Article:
Memories of Matchbox

When I started making models at the age of about 8 or 9 (I'm 38 now) I soon
discovered that Airfix models were poorly moulded (or rather the filling if
the moulds wasn't exactly quality controlled). So, in common with my friends
I stuck to Matchbox. The parts were well defined, the instructions were
clear and thanks to the tri-colour system they really didn't need painting!
OK, the last part about the non-requirement of paint was a lie. Anyway,
Matchbox models were widely available and seemed to be still popular when
girls, music and Dungeons And Dragons started to distract me away from model
making.
So, when my interest in modelling picked up again three years ago imagine my
disappointment when I find Matchbox went under taking their wonderful plastc
scale models with them.
So, I'm now trying out Revell models. They seem quite good. Comparable in
style and quality to the Matchbox range and I'm sure I may well try out a
Tamiya model or two (as I seem to remember I occasionally did when I was a
kid).
"Come on, JJ! What's your point?" I hear you cry.
Well, I was wondering where my old favourite Matchbox range sits with
everyone else's affections? Of course when anyone mentions scale models the
first name that springs to mind is Airfix. That's always the cliche anyway
but I always hated them and Matchbox always seemed more popular.
Looking in the shops I'd say the split is 40% Revell, 40% Tamiya, 20%
Airfix.
Does this reflect the relative quality?
Did Matchbox 'deserve' to disappear from our shelves?
Were Airfix as poor as I remember them (in fact should it have been them
that went under instead of Matchbox)?
A vague and rambling post I know, but perhaps it might provoke
discussion...and hopefully galvanise a company in to buying up and
re-releasing the Matchbox range properly (I'm aware someof the old models
have appeared but it's not many!)
Reply to
JJ (UK)
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Matchbox kits are still kicking around in some parts. I also think that some of the early Revell of Germany kits are former Matchbox armor kits. I know I have a jet fighter that is an ex-Matchbox kit minus the stand and the pilot. Rob Gronovius Modern US armor at
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Reply to
Rob Gronovius
If you look real close JJ you'll find that Matchbox models are still with us in body if not in spirit. Some of the Revell kits your'e enjoying are actually re-boxes of Matchbox. For me Matchbox stood out because of some of their subjects. Of course they did the Me109 and the Spitfire which are the "meat and potatos" of the kit seller but they also took risks. The Stranraer, the Heyford, the Seafox and such were real leaps of faith. As with every kit maker the ranges were like the curates egg (good in parts) Personally I found some of their early kits fell short of Airfix's better offerings. The massive incised panel lines were, frankly, a turn off compare with some of the delicate (admittedly) raised Airfix panel line. Airfix did produce some dogs but when they got it right the kit was a treasure, The re-tooled Lysander and the Henschal 126 were wonderful to name a couple. I remember both companies offerings with affection, bound up as they were with my childhood and my relationship with my Father. As children we accepted the kit as it came and as we got older we looked for more from them, accuracy and as a starting point to demonstrate our skills. Now we view them nostagically. There's only one thing that puzzles me how did you manage to combine D&D and girls?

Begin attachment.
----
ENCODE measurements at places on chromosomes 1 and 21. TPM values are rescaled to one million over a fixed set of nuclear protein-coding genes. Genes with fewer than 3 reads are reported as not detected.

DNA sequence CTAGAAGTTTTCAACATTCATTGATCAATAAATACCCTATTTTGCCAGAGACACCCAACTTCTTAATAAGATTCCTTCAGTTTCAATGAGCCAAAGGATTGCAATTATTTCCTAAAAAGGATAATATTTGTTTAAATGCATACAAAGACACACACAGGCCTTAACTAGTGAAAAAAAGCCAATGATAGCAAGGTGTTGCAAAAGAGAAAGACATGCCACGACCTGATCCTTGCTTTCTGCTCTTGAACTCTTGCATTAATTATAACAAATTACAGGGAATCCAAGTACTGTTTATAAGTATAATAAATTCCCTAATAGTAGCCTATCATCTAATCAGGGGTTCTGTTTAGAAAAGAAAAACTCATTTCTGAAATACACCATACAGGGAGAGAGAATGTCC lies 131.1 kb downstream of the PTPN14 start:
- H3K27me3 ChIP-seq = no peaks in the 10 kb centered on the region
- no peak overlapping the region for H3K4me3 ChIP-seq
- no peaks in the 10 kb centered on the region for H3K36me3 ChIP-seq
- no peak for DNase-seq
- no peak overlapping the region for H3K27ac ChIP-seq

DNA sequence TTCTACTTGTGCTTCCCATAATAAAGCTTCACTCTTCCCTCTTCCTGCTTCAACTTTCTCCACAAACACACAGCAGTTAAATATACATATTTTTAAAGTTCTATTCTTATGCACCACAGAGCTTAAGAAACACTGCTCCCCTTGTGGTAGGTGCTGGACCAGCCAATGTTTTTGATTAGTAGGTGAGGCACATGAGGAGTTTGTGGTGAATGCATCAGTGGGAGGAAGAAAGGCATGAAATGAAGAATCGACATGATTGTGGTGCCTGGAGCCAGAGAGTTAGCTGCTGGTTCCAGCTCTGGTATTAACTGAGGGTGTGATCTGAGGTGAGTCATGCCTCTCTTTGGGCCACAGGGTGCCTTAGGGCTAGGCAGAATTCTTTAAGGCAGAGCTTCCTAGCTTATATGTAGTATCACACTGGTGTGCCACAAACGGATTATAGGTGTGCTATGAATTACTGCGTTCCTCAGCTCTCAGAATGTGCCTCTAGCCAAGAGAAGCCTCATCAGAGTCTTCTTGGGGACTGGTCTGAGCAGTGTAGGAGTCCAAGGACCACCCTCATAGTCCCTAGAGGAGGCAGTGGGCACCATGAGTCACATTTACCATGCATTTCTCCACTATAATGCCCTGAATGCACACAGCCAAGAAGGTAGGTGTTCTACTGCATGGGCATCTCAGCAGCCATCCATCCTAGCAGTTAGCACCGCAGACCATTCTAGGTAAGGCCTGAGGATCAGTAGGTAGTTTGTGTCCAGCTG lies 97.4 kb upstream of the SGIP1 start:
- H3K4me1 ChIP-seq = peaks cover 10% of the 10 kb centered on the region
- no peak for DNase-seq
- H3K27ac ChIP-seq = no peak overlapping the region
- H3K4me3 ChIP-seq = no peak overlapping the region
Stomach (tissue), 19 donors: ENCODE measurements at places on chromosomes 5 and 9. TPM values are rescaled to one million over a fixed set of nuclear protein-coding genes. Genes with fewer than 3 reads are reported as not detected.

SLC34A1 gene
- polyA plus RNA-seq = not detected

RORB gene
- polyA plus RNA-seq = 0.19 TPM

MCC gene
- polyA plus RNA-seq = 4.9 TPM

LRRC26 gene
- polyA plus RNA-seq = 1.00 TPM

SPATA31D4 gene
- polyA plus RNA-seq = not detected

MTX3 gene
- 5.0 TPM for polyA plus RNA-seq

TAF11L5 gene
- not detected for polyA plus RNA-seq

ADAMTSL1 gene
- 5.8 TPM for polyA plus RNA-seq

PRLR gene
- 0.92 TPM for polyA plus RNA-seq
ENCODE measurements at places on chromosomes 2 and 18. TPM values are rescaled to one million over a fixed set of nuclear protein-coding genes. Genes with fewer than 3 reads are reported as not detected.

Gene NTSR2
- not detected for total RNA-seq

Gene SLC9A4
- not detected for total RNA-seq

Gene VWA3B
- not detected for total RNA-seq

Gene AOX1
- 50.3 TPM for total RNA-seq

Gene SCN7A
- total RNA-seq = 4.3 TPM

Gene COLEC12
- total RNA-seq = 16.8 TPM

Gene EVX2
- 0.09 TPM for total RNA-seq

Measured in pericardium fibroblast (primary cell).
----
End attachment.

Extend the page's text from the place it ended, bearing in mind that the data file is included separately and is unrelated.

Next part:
Reply to
Les Pickstock
The stands! I'd forgotten the stands! They were lovely yet rubbish. A lovely idea I mean but they just never quite worked did they?
But the dioramas for the tanks WERE great! There was a North African scene I remember complete with a palm tree...now which model did that go with...?
Reply to
JJ (UK)
Oh really?! Bet they don't have the extras though (the stands/dioramas reminded by another post)
I don't remember any of those. In fact, I must admit I've never even heard of the planes.
Didn't Matchbox do a Lysander too? I definitely made one of them. Funny looking little planes that, IIRC, could land/take off in a very small space.
LOL!
Well, I didn't. I had NO success with girls until I reached my twenty's in fact! But the interest was still there...
Reply to
JJ (UK)
yes, 76th scale but with 72nd figures and states 72nd
yes, got one up stairs, along with Airfix and Frogs Lizzie
Thats sad, very sad.
Reply to
JULIAN HALES
JJ- As a youngster growing up in the US in the early 60's, Airfix and Frog kits, to me, were the apex of 1/72 scale a/c models. Yes, Revell, Aurora and Monogram were around over here, but for sheer variety and number of kits, as well as reputation, you couldn't beat Airfix and Frog. I still enjoy building these old kits. Matchbox kits came along a bit later(mid 70's?) and were geared more towards younger builders. They too had there share of pretty good or unique kits however (F3D, Privateer,Halifax to name a few). The new kits today are light years ahead of these oldies, but if you like building model a/c, each brand, old or new, has it's own charm.
Ron S.
Reply to
OSTIAANTIC
lovely ju188. 6 bucks each and i ran like hell.
Reply to
e
I like that Bf 110. Airfix's 110 is the one from which you should run! ;)
JJ, I love Matchbox kits. I have a shelf full of unbuilt ones and many are duplicates. I also have a shelf full of Airfix stuff, a shelf full of Revell and a shelf full of Heller. There are other shelves full but they're mixed brands.